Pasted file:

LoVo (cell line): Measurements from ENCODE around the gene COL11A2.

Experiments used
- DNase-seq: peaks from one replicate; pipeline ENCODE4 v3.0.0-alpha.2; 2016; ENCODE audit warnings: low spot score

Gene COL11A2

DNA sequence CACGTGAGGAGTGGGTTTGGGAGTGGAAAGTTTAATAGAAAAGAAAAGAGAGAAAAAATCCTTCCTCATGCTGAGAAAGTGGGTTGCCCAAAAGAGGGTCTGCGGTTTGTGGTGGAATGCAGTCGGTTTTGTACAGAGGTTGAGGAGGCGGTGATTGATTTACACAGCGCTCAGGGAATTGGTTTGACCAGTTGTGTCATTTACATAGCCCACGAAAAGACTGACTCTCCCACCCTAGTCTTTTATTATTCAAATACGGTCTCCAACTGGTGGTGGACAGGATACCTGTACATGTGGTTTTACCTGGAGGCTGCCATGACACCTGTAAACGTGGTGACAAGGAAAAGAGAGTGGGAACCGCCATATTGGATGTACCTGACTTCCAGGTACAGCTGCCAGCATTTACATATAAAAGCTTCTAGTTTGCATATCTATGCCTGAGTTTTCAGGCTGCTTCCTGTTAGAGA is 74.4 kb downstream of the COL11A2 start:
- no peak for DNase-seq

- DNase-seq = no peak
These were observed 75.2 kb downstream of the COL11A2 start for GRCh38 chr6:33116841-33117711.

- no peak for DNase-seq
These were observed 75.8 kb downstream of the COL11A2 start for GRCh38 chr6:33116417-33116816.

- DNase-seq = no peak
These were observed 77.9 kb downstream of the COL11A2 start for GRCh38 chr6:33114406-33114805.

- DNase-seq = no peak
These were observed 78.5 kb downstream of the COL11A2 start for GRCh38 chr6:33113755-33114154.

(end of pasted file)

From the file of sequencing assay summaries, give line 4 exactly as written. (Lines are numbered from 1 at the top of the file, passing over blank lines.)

Gene COL11A2